To understand IPS, you must first understand how a mouse works. Basically, an LED (or Laser) is shined on the surface below the mouse, and this is picked up by a small camera. The IPS of a mouse is basically how often the camera in the bottom captures the image. Generally, having an IPS higher than your Refresh Rate won’t do much for you, since it can’t actually send the new data it’s collected to the computer.  Having a higher IPS could help prevent errors in captures. If, say, it captures at the same rate it sends data, the one image might be faulty, and thus you would bet bad input. Whereas, if you capture, say, 10 times every time it sends data to the computer, errors are much less likely.


Latency is the amount of time the mouse takes for it to send data to the system, and for that data to actually be received by the system. Most mice will have a latency of >1ms. Generally speaking, wired mice will have less latency than wireless mice, as they do not have to deal with interference.

PS/2 interfaces do tend to have slightly lower latency than USB mice for two reasons. One, if multiple USB devices are running at the same time, bottlenecking could occur. Two, because USB ports can send so many different types of data, the computer takes longer to process and interpret all of the data to determine exactly what is being sent to it. On the other hand, PS/2 ports are exclusively reserved for keyboards and mice, and thus are much easier for the computer to figure out what the signals are for.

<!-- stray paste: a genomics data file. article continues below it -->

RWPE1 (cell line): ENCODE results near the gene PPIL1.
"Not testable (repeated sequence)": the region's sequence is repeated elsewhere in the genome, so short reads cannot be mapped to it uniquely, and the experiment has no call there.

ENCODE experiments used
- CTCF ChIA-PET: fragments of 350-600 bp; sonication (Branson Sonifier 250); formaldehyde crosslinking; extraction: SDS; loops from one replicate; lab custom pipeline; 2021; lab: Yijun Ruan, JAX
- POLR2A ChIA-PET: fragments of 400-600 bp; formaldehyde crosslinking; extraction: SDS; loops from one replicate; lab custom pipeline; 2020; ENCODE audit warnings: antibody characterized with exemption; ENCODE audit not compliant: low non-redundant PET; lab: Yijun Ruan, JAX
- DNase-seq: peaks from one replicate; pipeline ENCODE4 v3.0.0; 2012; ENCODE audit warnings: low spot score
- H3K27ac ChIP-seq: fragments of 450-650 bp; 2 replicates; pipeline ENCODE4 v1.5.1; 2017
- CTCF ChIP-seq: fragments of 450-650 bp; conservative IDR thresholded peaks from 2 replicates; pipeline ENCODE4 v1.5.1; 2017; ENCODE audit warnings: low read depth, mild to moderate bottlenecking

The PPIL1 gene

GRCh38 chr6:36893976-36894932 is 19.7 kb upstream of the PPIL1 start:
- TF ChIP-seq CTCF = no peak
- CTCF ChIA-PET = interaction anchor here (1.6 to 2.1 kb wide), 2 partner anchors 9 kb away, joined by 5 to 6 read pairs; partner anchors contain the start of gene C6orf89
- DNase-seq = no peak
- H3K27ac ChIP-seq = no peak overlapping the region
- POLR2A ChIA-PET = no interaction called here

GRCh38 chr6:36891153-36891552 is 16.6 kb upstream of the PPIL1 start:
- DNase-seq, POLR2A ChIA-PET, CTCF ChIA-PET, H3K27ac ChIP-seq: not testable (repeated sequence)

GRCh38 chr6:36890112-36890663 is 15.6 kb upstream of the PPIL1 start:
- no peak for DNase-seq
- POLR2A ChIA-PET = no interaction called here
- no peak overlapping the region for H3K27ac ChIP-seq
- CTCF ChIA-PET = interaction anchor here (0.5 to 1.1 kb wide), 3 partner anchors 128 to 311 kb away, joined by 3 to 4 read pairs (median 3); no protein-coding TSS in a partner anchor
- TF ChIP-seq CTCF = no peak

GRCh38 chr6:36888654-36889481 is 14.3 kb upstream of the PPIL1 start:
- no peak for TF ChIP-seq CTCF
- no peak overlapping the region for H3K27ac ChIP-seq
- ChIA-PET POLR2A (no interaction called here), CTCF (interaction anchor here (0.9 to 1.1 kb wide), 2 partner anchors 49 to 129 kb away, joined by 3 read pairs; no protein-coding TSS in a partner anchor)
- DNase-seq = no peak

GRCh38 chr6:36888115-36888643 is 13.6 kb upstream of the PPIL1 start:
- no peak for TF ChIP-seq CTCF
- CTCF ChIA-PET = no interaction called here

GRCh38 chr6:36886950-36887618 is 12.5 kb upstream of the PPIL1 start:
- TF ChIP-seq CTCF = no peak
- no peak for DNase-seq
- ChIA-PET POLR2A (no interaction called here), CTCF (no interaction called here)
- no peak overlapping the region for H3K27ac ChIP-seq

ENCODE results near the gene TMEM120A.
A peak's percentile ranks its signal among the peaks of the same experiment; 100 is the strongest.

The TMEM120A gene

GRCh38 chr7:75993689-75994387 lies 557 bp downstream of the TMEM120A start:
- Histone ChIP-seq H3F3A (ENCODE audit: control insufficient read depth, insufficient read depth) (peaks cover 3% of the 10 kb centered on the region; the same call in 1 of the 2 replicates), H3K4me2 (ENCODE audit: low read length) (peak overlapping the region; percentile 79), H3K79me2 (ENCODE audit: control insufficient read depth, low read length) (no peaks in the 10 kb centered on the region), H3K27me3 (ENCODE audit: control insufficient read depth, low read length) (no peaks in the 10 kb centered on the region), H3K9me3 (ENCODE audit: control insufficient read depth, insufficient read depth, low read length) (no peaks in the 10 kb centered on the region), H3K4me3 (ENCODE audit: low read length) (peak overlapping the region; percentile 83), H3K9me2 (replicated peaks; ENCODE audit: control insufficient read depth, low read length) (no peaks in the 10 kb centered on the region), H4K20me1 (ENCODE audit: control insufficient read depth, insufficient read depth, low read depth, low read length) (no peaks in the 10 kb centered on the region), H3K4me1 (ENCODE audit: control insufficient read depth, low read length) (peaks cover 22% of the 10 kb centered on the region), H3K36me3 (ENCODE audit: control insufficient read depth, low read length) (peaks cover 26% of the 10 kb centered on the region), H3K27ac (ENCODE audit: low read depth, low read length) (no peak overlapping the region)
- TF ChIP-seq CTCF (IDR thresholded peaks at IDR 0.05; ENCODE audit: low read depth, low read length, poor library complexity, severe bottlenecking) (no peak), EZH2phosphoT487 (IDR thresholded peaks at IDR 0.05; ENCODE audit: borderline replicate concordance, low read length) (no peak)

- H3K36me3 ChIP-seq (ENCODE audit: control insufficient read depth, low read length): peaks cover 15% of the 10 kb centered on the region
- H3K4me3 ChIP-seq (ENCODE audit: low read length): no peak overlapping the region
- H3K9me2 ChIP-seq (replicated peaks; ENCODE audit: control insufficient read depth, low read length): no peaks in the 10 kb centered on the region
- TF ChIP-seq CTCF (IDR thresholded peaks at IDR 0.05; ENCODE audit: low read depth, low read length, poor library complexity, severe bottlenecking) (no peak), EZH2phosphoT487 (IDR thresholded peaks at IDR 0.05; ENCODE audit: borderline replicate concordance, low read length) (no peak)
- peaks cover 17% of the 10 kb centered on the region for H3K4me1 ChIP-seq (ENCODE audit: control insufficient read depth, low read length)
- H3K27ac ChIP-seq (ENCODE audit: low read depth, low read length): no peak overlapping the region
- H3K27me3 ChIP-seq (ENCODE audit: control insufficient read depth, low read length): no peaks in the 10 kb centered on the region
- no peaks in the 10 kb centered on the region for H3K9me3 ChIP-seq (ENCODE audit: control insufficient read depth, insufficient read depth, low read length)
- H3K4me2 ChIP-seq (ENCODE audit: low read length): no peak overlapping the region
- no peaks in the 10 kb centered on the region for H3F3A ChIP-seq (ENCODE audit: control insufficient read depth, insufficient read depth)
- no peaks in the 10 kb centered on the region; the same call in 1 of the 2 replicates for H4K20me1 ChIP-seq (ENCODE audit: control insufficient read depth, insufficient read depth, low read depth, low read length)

The opposite is true when the PS/2 signal has to be converted from USB. Active conversion is when a chip decodes the USB signal, then encodes it as PS/2. This would only be used if you did not have a USB port. This would NOT be beneficial for gaming. Passive conversion, on the other hand, would not directly increase latency. Passive conversion is when a chip passively sorts, or ‘filters’, out the USB signal, allowing the PS/2 signal to traverse freely. It will, on the other hand, take more time for the mouse to generate both the USB and PS/2, which could possibly increase the latency indirectly.

Using a USB 3.0 for your mouse could help alleviate the first cause of extra latency, bottlenecking. Because the system takes 2.0 and 3.0 signals separately, you wouldn’t get much bottlenecking.

Laser vs. Optical

This one is fairly simple and straightforward. Optical mice use an LED, whereas Laser mice use a laser. Most mice are Optical, as it is less expensive. Lasers are only used in mice that have DPIs of over 10000.

Form Factor

Form factor is essentially the design of the mouse. There are two major types, Symmetrical and Ergonomic. Symmetrical is better for those who hold the mouse with their fingertips, called ‘Claw’ style. Ergonomic is best for people who hold the mouse by lying their entire hand on it, called ‘Palm’ style.


In the end, the best way to find your perfect gaming mouse is to just try several out. Most stores offer at least a 72 hour return policy, so purchase several, and just send back the ones you don't like.